He stepped back again and wiped his face, breathing heavily. Bugs whined and buzzed past his ears and hovered over him, wanting his blood, but he’d stripped to a loincloth and rubbed himself with bear grease and mint in the Mohawk way; they didn’t touch him.
“Look over them, O spirit of red cedar,” he said softly in Mohawk, gazing up into the fragrant branches of the tree. “Guard their souls and keep their presence here, fresh as thy branches.”
He crossed himself and bent to dig about in the soft leaf mold. A few more rocks, he thought. In case they might be scattered by some passing animal. Scattered like his thoughts, which roamed restless to and fro among the faces of his family, the folk of the Ridge—God, might he ever go back there? Brianna. Oh, Jesus, Brianna . . .
He bit his lip and tasted salt, licked it away and moved on, foraging. She was safe with Roger Mac and the weans. But, Jesus, he could have used her advice—even more, Roger Mac’s.
Who was left for him to ask, if he needed help in taking care of them all?
Thought of Rachel came to him, and the tightness in his chest eased a little. Aye, if he had Rachel . . . She was younger than him, nay more than nineteen, and, being a Quaker, had very strange notions of how things should be, but if he had her, he’d have solid rock under his feet. He hoped he would have her, but there were still things he must say to her, and the thought of that conversation made the tightness in his chest come back.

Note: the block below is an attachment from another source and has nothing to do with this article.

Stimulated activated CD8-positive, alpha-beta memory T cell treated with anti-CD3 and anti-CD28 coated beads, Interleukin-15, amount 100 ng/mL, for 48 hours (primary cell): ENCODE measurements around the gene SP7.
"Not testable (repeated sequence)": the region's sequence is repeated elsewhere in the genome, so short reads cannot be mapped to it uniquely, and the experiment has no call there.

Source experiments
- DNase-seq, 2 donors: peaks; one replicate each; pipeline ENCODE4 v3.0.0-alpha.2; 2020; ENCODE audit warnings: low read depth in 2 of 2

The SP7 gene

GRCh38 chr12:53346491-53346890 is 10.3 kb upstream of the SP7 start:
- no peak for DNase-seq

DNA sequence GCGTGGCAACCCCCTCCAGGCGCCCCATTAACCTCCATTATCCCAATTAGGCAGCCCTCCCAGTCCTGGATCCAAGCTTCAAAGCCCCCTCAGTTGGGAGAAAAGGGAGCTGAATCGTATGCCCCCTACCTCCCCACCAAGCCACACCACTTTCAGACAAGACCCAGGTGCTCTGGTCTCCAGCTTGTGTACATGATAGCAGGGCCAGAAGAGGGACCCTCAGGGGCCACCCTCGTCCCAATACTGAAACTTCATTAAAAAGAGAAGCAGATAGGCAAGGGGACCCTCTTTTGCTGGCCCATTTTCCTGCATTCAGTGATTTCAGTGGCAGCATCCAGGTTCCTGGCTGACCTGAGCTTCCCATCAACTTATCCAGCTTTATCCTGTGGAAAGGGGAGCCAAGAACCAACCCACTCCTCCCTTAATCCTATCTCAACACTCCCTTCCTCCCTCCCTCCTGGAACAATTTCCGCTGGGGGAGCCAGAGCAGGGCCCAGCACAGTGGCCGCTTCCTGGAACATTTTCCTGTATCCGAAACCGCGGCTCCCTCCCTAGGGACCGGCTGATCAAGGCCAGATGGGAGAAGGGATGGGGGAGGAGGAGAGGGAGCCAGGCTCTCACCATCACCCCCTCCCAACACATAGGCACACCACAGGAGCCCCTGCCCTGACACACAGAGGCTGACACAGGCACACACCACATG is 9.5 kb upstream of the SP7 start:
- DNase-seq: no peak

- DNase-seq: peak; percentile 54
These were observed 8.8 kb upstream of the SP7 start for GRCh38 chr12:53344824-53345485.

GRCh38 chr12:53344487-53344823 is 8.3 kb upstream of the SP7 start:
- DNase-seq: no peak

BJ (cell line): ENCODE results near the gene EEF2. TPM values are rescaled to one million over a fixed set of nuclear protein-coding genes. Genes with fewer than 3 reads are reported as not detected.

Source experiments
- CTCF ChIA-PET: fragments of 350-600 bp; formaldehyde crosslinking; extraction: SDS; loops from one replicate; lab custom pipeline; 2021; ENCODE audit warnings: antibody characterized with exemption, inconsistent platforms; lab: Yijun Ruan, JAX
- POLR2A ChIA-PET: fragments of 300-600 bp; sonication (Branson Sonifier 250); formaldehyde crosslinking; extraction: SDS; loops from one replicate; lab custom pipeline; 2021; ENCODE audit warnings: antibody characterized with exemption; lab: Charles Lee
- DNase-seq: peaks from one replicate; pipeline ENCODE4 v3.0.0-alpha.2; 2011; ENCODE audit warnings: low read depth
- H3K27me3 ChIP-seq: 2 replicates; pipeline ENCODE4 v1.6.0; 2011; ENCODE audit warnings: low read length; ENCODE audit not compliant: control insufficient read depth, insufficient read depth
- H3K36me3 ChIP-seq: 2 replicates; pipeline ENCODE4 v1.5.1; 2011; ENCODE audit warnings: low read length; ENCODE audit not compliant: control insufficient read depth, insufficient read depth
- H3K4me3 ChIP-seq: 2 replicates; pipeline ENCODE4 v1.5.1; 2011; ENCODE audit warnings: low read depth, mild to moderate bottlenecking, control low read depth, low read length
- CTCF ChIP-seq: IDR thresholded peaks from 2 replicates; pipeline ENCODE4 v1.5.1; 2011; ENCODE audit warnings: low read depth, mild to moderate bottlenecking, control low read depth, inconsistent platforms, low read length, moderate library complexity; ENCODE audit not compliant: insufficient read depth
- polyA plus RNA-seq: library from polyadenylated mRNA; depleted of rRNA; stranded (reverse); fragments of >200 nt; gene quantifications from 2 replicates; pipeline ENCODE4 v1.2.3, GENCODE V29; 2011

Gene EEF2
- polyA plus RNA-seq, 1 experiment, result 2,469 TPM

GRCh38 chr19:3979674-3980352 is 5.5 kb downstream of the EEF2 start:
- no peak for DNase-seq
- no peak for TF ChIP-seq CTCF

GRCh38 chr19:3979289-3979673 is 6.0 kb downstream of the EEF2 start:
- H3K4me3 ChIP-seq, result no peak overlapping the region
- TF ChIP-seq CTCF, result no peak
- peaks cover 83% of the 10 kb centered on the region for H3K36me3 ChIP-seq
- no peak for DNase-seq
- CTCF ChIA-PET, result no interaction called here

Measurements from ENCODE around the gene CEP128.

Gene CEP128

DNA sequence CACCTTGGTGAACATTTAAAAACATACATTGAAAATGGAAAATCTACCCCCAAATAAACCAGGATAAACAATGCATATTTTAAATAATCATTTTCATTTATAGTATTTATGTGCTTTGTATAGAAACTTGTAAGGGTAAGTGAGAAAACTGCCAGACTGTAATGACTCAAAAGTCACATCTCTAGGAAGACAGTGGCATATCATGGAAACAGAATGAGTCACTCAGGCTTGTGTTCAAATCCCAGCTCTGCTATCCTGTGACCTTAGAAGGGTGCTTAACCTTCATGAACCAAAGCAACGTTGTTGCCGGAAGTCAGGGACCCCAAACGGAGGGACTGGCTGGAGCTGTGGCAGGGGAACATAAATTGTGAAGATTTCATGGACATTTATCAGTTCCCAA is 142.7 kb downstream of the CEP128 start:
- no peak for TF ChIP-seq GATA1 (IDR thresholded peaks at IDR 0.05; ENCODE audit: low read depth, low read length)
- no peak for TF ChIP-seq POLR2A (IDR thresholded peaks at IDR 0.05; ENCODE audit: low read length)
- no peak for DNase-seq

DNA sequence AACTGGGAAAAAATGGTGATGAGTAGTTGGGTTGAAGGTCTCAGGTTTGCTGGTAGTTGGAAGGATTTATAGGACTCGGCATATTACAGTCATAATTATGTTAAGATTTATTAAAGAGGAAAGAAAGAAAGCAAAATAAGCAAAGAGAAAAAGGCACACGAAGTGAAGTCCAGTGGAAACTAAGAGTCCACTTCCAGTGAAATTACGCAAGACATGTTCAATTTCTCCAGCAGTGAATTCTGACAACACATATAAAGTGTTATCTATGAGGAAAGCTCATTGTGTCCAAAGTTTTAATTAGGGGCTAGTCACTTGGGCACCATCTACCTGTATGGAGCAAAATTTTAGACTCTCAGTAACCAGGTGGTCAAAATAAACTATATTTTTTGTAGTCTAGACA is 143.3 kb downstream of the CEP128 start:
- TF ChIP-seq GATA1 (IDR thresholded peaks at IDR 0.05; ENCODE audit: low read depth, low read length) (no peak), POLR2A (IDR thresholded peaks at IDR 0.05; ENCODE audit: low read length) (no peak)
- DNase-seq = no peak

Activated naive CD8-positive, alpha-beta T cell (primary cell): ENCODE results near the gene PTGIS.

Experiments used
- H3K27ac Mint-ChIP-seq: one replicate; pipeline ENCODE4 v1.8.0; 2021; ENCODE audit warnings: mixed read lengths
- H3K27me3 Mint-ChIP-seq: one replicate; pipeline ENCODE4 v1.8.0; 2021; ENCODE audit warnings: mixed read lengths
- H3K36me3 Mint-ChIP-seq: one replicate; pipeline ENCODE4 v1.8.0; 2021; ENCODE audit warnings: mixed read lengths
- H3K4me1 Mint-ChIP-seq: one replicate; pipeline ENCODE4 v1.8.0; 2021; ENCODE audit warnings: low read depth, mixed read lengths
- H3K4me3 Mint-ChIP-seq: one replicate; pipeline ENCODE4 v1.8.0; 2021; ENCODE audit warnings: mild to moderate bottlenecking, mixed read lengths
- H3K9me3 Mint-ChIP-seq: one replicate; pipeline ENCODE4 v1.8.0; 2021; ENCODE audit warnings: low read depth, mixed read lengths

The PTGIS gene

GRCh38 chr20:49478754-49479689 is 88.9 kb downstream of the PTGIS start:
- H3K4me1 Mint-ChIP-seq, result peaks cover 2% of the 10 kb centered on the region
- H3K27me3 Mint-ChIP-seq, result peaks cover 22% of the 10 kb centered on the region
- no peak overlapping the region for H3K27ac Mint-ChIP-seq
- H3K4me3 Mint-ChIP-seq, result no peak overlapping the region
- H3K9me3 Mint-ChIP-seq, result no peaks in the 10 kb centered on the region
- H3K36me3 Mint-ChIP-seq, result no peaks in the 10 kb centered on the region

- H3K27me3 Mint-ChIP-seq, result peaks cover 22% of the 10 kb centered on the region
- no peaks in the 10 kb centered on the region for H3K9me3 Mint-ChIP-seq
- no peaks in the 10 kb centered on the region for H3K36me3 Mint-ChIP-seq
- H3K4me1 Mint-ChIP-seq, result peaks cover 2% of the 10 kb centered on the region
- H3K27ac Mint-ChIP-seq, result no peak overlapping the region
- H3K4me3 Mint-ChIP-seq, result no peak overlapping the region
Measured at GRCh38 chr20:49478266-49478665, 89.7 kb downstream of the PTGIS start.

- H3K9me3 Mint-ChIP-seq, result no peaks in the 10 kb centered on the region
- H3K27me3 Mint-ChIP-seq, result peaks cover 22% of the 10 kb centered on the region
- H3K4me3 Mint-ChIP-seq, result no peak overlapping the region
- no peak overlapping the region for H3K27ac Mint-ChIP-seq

The picture of his cousin Brianna came back, too, and lingered in his mind: tall, long-nosed and strong-boned as her father . . . and with it rose the image of his other cousin, Bree’s half brother. Holy God, William. And what ought he to do about William? He doubted the man kent the truth, kent that he was Jamie Fraser’s son—was it Ian’s responsibility to tell him so? To bring him here and explain what he’d lost?
He must have groaned at the thought, for his dog, Rollo, lifted his massive head and looked at him in concern.
“No, I dinna ken that, either,” Ian told him. “Let it bide, aye?” Rollo laid his head back on his paws, shivered his shaggy hide against the flies, and relaxed in boneless peace.
Ian worked awhile longer and let the thoughts drain away with his sweat and his tears. He finally stopped when the sinking sun touched the tops of his cairns, feeling tired but more at peace. The cairns rose knee-high, side by side, small but solid.
He stood still for a bit, not thinking anymore, just listening to the fussing of wee birds in the grass and the breathing of the wind among the trees. Then he sighed deeply, squatted, and touched one of the cairns.
“Tha gaol agam oirbh, a Mhàthair,” he said softly. My love is upon you, Mother. Closed his eyes and laid a scuffed hand on the other heap of stones. The dirt ground into his skin made his fingers feel strange, as though he could maybe reach straight through the earth and touch what he needed.
He stayed still, breathing, then opened his eyes.
“Help me wi’ this, Uncle Jamie,” he said. “I dinna think I can manage, alone.”
WILLIAM RANSOM, Ninth Earl of Ellesmere, Viscount Ashness, Baron Derwent, shoved his way through the crowds on Market Street, oblivious to the complaints of those rebounding from his impact.
He didn’t know where he was going, or what he might do when he got there. All he knew was that he’d burst if he stood still.